A small boy walked along the sidewalk clutching his backpack to his chest. He was on his way home from school. As he walked into his house, he quickly went to his room and closed the door. He unzipped his backpack and carefully removed a newspaper-wrapped object. The object was rather heavy and about the size of a softball. He set the still wrapped object on his dresser, then went outside to play. That evening, after dinner, his father was sitting in the recliner, reading the newspaper. The young boy quietly walked up to his dad and presented the newspaper wrapped object. The dad set down his newspaper and carefully unwrapped the gift. Inside was a clay bowl that the boy had made in school. “It’s for your keys, dad”, the boy said proudly to his father. The father hugged his boy and thanked him. Beginning the very next day, the dad put his keys in that little bowl every day when he got home from work.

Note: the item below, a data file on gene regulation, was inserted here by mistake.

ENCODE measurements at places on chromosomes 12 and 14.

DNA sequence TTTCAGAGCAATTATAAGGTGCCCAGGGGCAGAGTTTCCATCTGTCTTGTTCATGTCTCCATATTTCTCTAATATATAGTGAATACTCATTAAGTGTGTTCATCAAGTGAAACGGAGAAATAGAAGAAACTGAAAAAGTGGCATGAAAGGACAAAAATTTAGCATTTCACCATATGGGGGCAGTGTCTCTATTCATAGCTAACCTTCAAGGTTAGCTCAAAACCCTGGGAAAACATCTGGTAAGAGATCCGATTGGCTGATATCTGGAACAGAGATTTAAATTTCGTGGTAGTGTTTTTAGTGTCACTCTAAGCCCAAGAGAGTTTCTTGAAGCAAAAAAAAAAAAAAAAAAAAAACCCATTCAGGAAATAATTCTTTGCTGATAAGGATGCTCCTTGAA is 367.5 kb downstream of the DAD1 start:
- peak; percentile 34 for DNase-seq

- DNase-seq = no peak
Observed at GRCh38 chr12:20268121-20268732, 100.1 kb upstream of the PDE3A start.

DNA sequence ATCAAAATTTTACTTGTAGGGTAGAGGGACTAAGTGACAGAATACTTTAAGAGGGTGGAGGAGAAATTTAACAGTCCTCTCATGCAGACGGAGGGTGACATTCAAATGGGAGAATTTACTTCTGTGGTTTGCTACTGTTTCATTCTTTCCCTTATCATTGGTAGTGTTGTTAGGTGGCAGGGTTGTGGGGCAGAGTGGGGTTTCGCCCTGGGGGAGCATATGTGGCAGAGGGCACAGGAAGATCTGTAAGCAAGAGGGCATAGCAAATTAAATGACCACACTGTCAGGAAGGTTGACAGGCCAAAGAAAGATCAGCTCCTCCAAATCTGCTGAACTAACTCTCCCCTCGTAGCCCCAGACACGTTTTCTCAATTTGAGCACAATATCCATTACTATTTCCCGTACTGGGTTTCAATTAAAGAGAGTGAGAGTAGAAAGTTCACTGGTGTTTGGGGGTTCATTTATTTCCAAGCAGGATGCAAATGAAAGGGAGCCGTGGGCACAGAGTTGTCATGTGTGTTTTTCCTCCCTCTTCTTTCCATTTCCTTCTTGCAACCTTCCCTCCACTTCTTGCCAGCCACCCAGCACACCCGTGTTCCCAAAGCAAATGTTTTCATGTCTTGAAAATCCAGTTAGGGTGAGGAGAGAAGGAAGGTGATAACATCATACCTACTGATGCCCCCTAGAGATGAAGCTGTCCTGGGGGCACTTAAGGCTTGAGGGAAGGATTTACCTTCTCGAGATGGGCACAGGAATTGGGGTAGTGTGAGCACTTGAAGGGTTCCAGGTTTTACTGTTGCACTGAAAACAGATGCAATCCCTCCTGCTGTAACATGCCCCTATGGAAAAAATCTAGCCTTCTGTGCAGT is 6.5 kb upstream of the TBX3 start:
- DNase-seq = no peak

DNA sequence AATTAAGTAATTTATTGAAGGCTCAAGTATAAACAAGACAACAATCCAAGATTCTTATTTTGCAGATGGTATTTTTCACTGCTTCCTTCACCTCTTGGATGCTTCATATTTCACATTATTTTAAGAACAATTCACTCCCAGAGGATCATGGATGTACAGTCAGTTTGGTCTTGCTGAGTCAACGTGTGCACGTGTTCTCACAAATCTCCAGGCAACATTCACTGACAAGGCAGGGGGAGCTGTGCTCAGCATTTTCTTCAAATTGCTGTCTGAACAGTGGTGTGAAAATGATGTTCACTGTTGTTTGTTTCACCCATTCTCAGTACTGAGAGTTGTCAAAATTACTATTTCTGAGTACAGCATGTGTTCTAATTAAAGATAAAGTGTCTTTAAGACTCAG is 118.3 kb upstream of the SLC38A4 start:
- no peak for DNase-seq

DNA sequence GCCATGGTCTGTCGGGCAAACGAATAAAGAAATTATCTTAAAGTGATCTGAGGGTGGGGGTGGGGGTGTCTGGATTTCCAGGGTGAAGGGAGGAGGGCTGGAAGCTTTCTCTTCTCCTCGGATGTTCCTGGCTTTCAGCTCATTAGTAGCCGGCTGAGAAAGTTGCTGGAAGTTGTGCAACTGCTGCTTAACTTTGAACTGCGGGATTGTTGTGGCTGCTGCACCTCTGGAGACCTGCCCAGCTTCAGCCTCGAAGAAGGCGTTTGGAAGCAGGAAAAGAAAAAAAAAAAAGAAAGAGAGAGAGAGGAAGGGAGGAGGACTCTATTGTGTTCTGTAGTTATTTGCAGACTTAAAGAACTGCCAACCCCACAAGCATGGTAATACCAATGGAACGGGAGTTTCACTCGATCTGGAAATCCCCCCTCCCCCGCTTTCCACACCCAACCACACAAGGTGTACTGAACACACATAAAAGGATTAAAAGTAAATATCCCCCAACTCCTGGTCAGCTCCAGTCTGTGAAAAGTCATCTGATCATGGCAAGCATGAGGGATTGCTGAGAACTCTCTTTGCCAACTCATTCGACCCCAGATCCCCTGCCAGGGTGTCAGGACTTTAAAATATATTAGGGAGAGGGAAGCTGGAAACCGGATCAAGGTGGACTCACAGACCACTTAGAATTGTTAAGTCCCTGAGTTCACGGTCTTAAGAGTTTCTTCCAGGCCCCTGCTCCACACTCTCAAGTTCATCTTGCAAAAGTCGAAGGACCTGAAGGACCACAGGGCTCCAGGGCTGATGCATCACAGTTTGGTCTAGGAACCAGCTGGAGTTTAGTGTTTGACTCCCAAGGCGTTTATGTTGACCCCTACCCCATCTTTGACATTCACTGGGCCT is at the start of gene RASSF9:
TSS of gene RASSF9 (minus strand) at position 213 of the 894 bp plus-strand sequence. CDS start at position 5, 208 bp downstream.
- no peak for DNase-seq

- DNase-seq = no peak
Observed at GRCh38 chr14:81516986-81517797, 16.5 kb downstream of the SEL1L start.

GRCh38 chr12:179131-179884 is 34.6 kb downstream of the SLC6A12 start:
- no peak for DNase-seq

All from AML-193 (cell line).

Years later as the little boy grew into a man, he too received a newspaper-wrapped gift from his child. This little clay bowl was painted pink, his daughter’s favorite color. Remembering how his father had responded upon receiving that same gift, he quickly hugged his little girl and thanked her. Beginning the very next day, he put his keys in that little pink bowl every day when he got home from work.
This kind of leadership –being a quiet example — is seen every day in home life and in the business life. Managers who appreciate small gestures of kindness set examples to supervisors to appreciate gestures. And supervisors set examples to team captains, and the team captains set examples for the employee.
Gestures and responses are noticed and imitated. What are your employees noticing from you?
Something to think about.